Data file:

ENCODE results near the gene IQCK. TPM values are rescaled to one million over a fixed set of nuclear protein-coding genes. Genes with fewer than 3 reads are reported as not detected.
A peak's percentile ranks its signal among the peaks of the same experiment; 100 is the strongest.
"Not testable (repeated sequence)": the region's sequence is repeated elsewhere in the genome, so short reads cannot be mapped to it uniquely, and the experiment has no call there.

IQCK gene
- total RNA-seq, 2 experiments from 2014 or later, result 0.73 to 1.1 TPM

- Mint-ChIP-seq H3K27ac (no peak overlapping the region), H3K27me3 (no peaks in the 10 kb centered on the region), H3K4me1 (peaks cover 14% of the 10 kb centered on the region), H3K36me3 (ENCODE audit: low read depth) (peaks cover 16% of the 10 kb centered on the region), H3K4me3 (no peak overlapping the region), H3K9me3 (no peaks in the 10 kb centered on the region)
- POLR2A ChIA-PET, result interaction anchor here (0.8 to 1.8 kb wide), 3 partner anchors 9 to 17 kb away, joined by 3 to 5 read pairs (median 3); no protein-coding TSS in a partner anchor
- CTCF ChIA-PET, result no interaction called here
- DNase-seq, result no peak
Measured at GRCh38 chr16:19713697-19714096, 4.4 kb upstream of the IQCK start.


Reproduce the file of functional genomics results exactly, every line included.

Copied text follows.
ENCODE results near the gene IQCK. TPM values are rescaled to one million over a fixed set of nuclear protein-coding genes. Genes with fewer than 3 reads are reported as not detected.
A peak's percentile ranks its signal among the peaks of the same experiment; 100 is the strongest.
"Not testable (repeated sequence)": the region's sequence is repeated elsewhere in the genome, so short reads cannot be mapped to it uniquely, and the experiment has no call there.

IQCK gene
- total RNA-seq, 2 experiments from 2014 or later, result 0.73 to 1.1 TPM

- Mint-ChIP-seq H3K27ac (no peak overlapping the region), H3K27me3 (no peaks in the 10 kb centered on the region), H3K4me1 (peaks cover 14% of the 10 kb centered on the region), H3K36me3 (ENCODE audit: low read depth) (peaks cover 16% of the 10 kb centered on the region), H3K4me3 (no peak overlapping the region), H3K9me3 (no peaks in the 10 kb centered on the region)
- POLR2A ChIA-PET, result interaction anchor here (0.8 to 1.8 kb wide), 3 partner anchors 9 to 17 kb away, joined by 3 to 5 read pairs (median 3); no protein-coding TSS in a partner anchor
- CTCF ChIA-PET, result no interaction called here
- DNase-seq, result no peak
Measured at GRCh38 chr16:19713697-19714096, 4.4 kb upstream of the IQCK start.